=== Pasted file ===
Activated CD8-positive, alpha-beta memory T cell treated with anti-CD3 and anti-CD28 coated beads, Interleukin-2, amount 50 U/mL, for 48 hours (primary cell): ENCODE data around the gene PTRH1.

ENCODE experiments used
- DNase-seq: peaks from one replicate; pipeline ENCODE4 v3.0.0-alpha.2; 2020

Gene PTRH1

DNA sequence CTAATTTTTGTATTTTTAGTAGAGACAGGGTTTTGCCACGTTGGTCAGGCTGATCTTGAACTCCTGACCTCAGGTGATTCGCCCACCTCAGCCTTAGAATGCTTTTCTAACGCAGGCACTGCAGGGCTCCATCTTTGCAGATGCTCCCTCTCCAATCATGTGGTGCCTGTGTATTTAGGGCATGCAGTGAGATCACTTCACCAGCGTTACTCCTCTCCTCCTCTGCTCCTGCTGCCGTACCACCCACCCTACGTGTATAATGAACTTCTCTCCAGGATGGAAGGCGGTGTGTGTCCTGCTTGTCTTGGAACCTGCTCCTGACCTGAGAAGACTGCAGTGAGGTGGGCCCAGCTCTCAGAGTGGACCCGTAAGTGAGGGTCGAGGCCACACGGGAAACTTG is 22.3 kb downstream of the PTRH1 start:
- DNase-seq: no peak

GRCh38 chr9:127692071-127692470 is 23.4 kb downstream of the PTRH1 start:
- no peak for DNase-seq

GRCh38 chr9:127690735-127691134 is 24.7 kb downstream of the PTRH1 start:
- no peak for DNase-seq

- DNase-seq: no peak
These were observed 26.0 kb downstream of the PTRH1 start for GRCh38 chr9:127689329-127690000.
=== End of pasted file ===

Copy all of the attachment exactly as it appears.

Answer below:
Activated CD8-positive, alpha-beta memory T cell treated with anti-CD3 and anti-CD28 coated beads, Interleukin-2, amount 50 U/mL, for 48 hours (primary cell): ENCODE data around the gene PTRH1.

ENCODE experiments used
- DNase-seq: peaks from one replicate; pipeline ENCODE4 v3.0.0-alpha.2; 2020

Gene PTRH1

DNA sequence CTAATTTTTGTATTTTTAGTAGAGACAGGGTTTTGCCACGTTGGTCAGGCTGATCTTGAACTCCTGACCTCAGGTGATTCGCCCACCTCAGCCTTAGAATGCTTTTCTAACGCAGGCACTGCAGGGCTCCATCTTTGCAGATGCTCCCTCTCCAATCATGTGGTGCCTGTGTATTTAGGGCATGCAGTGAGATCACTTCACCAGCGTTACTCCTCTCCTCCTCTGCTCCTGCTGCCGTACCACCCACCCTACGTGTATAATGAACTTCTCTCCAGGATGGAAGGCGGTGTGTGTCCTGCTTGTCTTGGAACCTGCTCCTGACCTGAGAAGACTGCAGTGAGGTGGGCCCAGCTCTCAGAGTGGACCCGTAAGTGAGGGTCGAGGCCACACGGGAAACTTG is 22.3 kb downstream of the PTRH1 start:
- DNase-seq: no peak

GRCh38 chr9:127692071-127692470 is 23.4 kb downstream of the PTRH1 start:
- no peak for DNase-seq

GRCh38 chr9:127690735-127691134 is 24.7 kb downstream of the PTRH1 start:
- no peak for DNase-seq

- DNase-seq: no peak
These were observed 26.0 kb downstream of the PTRH1 start for GRCh38 chr9:127689329-127690000.